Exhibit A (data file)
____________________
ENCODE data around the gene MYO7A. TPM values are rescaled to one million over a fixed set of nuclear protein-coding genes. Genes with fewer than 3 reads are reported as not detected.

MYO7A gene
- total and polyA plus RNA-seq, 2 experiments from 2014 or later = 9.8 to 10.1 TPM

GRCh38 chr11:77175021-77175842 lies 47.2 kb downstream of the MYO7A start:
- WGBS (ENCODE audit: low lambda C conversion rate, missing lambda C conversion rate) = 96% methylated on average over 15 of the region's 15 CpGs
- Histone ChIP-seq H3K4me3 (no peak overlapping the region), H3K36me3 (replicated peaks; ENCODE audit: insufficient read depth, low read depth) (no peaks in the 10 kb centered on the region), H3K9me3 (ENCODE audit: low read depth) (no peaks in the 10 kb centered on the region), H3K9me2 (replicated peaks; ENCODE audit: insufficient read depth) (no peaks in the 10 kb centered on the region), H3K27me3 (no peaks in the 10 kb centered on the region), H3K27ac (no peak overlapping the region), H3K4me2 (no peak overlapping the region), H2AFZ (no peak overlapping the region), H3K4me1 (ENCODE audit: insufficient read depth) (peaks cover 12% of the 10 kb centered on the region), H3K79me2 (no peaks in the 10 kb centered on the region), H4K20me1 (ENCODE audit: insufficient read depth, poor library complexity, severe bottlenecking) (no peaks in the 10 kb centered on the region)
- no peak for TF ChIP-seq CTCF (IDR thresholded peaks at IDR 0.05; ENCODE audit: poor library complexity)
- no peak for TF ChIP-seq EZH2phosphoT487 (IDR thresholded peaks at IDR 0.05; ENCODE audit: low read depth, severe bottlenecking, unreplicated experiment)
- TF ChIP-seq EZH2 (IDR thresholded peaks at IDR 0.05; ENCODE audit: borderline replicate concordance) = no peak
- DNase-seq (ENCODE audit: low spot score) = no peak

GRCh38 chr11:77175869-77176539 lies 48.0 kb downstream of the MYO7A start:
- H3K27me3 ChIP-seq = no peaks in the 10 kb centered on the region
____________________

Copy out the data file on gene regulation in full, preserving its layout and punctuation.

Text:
ENCODE data around the gene MYO7A. TPM values are rescaled to one million over a fixed set of nuclear protein-coding genes. Genes with fewer than 3 reads are reported as not detected.

MYO7A gene
- total and polyA plus RNA-seq, 2 experiments from 2014 or later = 9.8 to 10.1 TPM

GRCh38 chr11:77175021-77175842 lies 47.2 kb downstream of the MYO7A start:
- WGBS (ENCODE audit: low lambda C conversion rate, missing lambda C conversion rate) = 96% methylated on average over 15 of the region's 15 CpGs
- Histone ChIP-seq H3K4me3 (no peak overlapping the region), H3K36me3 (replicated peaks; ENCODE audit: insufficient read depth, low read depth) (no peaks in the 10 kb centered on the region), H3K9me3 (ENCODE audit: low read depth) (no peaks in the 10 kb centered on the region), H3K9me2 (replicated peaks; ENCODE audit: insufficient read depth) (no peaks in the 10 kb centered on the region), H3K27me3 (no peaks in the 10 kb centered on the region), H3K27ac (no peak overlapping the region), H3K4me2 (no peak overlapping the region), H2AFZ (no peak overlapping the region), H3K4me1 (ENCODE audit: insufficient read depth) (peaks cover 12% of the 10 kb centered on the region), H3K79me2 (no peaks in the 10 kb centered on the region), H4K20me1 (ENCODE audit: insufficient read depth, poor library complexity, severe bottlenecking) (no peaks in the 10 kb centered on the region)
- no peak for TF ChIP-seq CTCF (IDR thresholded peaks at IDR 0.05; ENCODE audit: poor library complexity)
- no peak for TF ChIP-seq EZH2phosphoT487 (IDR thresholded peaks at IDR 0.05; ENCODE audit: low read depth, severe bottlenecking, unreplicated experiment)
- TF ChIP-seq EZH2 (IDR thresholded peaks at IDR 0.05; ENCODE audit: borderline replicate concordance) = no peak
- DNase-seq (ENCODE audit: low spot score) = no peak

GRCh38 chr11:77175869-77176539 lies 48.0 kb downstream of the MYO7A start:
- H3K27me3 ChIP-seq = no peaks in the 10 kb centered on the region